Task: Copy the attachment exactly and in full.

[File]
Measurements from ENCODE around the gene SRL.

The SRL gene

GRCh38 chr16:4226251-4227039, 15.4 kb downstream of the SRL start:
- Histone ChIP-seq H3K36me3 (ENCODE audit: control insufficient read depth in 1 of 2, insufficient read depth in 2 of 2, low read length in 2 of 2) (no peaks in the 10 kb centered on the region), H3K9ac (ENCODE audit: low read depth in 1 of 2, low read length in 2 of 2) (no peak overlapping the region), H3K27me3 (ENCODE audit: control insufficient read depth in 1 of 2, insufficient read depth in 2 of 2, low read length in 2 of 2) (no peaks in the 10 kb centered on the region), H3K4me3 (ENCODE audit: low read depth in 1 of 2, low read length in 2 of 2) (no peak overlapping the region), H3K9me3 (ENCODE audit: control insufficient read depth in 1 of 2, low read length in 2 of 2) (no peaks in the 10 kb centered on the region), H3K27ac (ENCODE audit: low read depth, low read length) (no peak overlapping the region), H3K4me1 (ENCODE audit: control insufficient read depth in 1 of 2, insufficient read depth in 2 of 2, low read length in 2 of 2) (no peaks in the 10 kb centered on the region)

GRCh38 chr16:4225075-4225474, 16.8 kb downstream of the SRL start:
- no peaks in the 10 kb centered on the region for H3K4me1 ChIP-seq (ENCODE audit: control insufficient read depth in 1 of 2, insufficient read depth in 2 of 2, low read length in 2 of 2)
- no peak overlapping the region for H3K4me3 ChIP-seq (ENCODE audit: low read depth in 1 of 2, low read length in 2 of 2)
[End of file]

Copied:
Measurements from ENCODE around the gene SRL.

The SRL gene

GRCh38 chr16:4226251-4227039, 15.4 kb downstream of the SRL start:
- Histone ChIP-seq H3K36me3 (ENCODE audit: control insufficient read depth in 1 of 2, insufficient read depth in 2 of 2, low read length in 2 of 2) (no peaks in the 10 kb centered on the region), H3K9ac (ENCODE audit: low read depth in 1 of 2, low read length in 2 of 2) (no peak overlapping the region), H3K27me3 (ENCODE audit: control insufficient read depth in 1 of 2, insufficient read depth in 2 of 2, low read length in 2 of 2) (no peaks in the 10 kb centered on the region), H3K4me3 (ENCODE audit: low read depth in 1 of 2, low read length in 2 of 2) (no peak overlapping the region), H3K9me3 (ENCODE audit: control insufficient read depth in 1 of 2, low read length in 2 of 2) (no peaks in the 10 kb centered on the region), H3K27ac (ENCODE audit: low read depth, low read length) (no peak overlapping the region), H3K4me1 (ENCODE audit: control insufficient read depth in 1 of 2, insufficient read depth in 2 of 2, low read length in 2 of 2) (no peaks in the 10 kb centered on the region)

GRCh38 chr16:4225075-4225474, 16.8 kb downstream of the SRL start:
- no peaks in the 10 kb centered on the region for H3K4me1 ChIP-seq (ENCODE audit: control insufficient read depth in 1 of 2, insufficient read depth in 2 of 2, low read length in 2 of 2)
- no peak overlapping the region for H3K4me3 ChIP-seq (ENCODE audit: low read depth in 1 of 2, low read length in 2 of 2)